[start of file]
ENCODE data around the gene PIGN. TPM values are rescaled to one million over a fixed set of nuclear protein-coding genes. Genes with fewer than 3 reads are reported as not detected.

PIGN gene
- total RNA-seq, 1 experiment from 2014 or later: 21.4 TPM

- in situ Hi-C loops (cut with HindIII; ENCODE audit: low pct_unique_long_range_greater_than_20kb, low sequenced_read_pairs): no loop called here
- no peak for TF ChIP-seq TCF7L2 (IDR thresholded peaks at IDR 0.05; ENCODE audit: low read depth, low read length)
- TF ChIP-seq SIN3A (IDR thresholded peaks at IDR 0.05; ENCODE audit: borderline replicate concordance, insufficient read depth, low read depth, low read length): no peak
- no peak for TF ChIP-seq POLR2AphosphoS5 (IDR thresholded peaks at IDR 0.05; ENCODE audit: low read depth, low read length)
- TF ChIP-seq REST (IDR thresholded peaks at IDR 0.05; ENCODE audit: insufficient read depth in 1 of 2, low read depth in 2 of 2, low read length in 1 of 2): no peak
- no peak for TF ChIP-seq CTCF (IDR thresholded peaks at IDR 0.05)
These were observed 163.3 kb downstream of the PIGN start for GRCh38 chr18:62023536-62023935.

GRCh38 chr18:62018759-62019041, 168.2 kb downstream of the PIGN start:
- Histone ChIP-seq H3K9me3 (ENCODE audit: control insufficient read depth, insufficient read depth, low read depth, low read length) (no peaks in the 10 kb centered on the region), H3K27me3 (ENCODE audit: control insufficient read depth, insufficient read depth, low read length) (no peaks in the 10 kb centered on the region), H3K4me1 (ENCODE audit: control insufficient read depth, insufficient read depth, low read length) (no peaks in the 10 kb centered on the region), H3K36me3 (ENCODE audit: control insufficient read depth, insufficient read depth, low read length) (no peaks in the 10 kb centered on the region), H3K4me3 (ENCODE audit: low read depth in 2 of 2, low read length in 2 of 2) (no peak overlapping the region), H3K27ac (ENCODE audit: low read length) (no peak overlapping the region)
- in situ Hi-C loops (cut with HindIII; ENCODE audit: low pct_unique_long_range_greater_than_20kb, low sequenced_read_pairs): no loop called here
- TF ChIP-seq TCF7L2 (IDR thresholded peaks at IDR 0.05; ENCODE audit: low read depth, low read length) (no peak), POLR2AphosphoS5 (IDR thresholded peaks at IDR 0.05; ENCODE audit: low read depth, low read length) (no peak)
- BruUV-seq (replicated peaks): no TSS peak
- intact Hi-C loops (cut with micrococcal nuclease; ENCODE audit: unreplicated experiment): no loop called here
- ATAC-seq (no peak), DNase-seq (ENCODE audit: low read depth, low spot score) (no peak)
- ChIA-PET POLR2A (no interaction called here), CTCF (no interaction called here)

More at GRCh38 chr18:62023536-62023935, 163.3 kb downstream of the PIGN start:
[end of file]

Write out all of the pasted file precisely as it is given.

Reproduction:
ENCODE data around the gene PIGN. TPM values are rescaled to one million over a fixed set of nuclear protein-coding genes. Genes with fewer than 3 reads are reported as not detected.

PIGN gene
- total RNA-seq, 1 experiment from 2014 or later: 21.4 TPM

- in situ Hi-C loops (cut with HindIII; ENCODE audit: low pct_unique_long_range_greater_than_20kb, low sequenced_read_pairs): no loop called here
- no peak for TF ChIP-seq TCF7L2 (IDR thresholded peaks at IDR 0.05; ENCODE audit: low read depth, low read length)
- TF ChIP-seq SIN3A (IDR thresholded peaks at IDR 0.05; ENCODE audit: borderline replicate concordance, insufficient read depth, low read depth, low read length): no peak
- no peak for TF ChIP-seq POLR2AphosphoS5 (IDR thresholded peaks at IDR 0.05; ENCODE audit: low read depth, low read length)
- TF ChIP-seq REST (IDR thresholded peaks at IDR 0.05; ENCODE audit: insufficient read depth in 1 of 2, low read depth in 2 of 2, low read length in 1 of 2): no peak
- no peak for TF ChIP-seq CTCF (IDR thresholded peaks at IDR 0.05)
These were observed 163.3 kb downstream of the PIGN start for GRCh38 chr18:62023536-62023935.

GRCh38 chr18:62018759-62019041, 168.2 kb downstream of the PIGN start:
- Histone ChIP-seq H3K9me3 (ENCODE audit: control insufficient read depth, insufficient read depth, low read depth, low read length) (no peaks in the 10 kb centered on the region), H3K27me3 (ENCODE audit: control insufficient read depth, insufficient read depth, low read length) (no peaks in the 10 kb centered on the region), H3K4me1 (ENCODE audit: control insufficient read depth, insufficient read depth, low read length) (no peaks in the 10 kb centered on the region), H3K36me3 (ENCODE audit: control insufficient read depth, insufficient read depth, low read length) (no peaks in the 10 kb centered on the region), H3K4me3 (ENCODE audit: low read depth in 2 of 2, low read length in 2 of 2) (no peak overlapping the region), H3K27ac (ENCODE audit: low read length) (no peak overlapping the region)
- in situ Hi-C loops (cut with HindIII; ENCODE audit: low pct_unique_long_range_greater_than_20kb, low sequenced_read_pairs): no loop called here
- TF ChIP-seq TCF7L2 (IDR thresholded peaks at IDR 0.05; ENCODE audit: low read depth, low read length) (no peak), POLR2AphosphoS5 (IDR thresholded peaks at IDR 0.05; ENCODE audit: low read depth, low read length) (no peak)
- BruUV-seq (replicated peaks): no TSS peak
- intact Hi-C loops (cut with micrococcal nuclease; ENCODE audit: unreplicated experiment): no loop called here
- ATAC-seq (no peak), DNase-seq (ENCODE audit: low read depth, low spot score) (no peak)
- ChIA-PET POLR2A (no interaction called here), CTCF (no interaction called here)

More at GRCh38 chr18:62023536-62023935, 163.3 kb downstream of the PIGN start: